This is where I think Berkeley Law could come in. There are already examples of clinics that have been effective in finding good cases for review in the U.S. Supreme Court. These clinics typically work with students and faculty to review lower court cases, identify promising decisions, help the litigants prepare petitions for certiorari, and often help represent the parties if their petition is successful. The success of these programs is based on the ability of trained clinics, reviewing a wide range of decisions year after year, to recognize the issues that the court actually cares about. If a clinic does this well, the Court can start to rely on the clinic to find cases with a clean record. The Court also can trust that the briefs will be carefully reviewed and edited by professors and practitioners, and that the attorneys who argue the case will actually practice ahead of time.
The best evidence that this process works comes from that other top ten law school in the Bay Area. In the October 2007 Term, Stanford's Supreme Court clinic instructors argued a whopping six cases before the U.S. Supreme Court between the January and April sittings alone-more than any private law firm. According to the clinic, Stanford clinic professors and lecturers argued seven Supreme Court cases in the 2008 term. That, again, is more than any private law firm.
In conclusion, at the risk of losing out to better lawyers, I'd like to see us take up both of these challenges and work to make a California Supreme Court Bar that is as good as its Bench. I hope, that with the support of the California Attorney General's office and Berkeley Law, respectively, we could produce opportunities through the Solicitor General's office and a Berkeley Law clinic that would help accomplish this goal.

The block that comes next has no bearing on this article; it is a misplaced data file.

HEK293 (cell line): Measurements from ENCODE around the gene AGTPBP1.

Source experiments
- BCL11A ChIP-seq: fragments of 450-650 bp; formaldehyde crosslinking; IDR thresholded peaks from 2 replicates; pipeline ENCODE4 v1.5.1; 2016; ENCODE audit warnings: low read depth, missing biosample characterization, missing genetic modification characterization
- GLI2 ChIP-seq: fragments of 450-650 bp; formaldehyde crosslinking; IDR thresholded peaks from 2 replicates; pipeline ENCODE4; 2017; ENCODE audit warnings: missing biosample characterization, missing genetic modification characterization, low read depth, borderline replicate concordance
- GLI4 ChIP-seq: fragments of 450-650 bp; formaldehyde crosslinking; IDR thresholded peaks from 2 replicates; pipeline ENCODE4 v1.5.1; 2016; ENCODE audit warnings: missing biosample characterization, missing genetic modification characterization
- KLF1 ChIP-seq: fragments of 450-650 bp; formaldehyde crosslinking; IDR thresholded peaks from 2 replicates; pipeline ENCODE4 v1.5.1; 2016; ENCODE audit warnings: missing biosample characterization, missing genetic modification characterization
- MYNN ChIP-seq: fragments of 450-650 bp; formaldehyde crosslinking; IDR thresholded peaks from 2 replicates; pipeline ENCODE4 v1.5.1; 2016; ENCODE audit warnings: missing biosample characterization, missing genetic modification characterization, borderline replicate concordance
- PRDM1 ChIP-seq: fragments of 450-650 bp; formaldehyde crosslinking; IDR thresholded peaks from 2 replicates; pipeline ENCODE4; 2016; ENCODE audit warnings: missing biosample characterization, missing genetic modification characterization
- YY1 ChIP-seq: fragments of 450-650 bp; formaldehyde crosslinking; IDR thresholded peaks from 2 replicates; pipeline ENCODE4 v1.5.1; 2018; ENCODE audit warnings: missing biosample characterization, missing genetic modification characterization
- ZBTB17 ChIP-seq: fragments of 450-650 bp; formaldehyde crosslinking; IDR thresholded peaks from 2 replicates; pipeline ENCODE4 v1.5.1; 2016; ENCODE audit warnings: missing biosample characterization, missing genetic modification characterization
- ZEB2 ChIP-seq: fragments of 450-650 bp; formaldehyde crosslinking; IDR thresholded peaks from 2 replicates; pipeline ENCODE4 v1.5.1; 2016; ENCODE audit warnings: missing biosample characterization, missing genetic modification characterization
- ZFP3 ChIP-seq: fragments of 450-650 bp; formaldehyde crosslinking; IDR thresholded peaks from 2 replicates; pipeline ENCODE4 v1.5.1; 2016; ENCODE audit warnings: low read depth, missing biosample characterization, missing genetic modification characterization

.In fact, after watching a morning of argument I sent an email to the attorneys at my firm with my secret list of top ten tricks to outperform your adversary in oral argument before the California Supreme Court:
(1) Show up on time.
(2) Wait your turn. Don't speak or make annoying noises while the other side is still speaking.
(3) Don't speak while a Justice is speaking.
(4) Don't keep speaking after your time is up.
(5) Don't respond to a question by telling the Court that you already answered that one, or not to worry because you're getting there, or my favorite: "Yes, but so what?"
(6) Don't check your watch.
(7) Don't start your argument by reading your brief aloud, or end by reading your brief aloud, or ever, ever, read your brief aloud. Ever.
(8) Don't make stuff up.
(9) Don't ignore stuff that matters.
(10) Don't, during an actual oral argument, use the word "stuff."
So there is room for improvement.
.See, e.g., Georgetown Law's Appellate Litigation Clinic, http://www.law.georgetown .edu/clinics/al/al.html (last visited Jan. 10, 2010); Stanford Law School's Supreme Court Litigation Clinic, http://www.law.stanford.edu/program/clinics/ supremecourtlitigation (last visited Jan. 10, 2010).
.Some law schools currently offer a different model. For example, Golden Gate University offers Supreme Court advocates practice rounds, but-in order to avoid potential conflicts-they can only moot one side. One moot court with one panel generally is not enough to fundamentally improve the advocacy before a Court. Accordingly, I'd favor the more robust approach to selection and preparation of cases adopted by Stanford. This type of clinic would provide multiple rounds of practice with professors whose lives' work is to put the proper fear of God into the advocate. My rule is that if you aren't nervous about all the different ways the argument could go, then you are not prepared.
.See Stanford Law School Supreme Court Litigation Clinic, Recent Filings and Developments, http://www.law.stanford.edu/program/clinics/supremecourtlitigation/#recent_ filings_and_developments (last visited Jan. 10, 2010).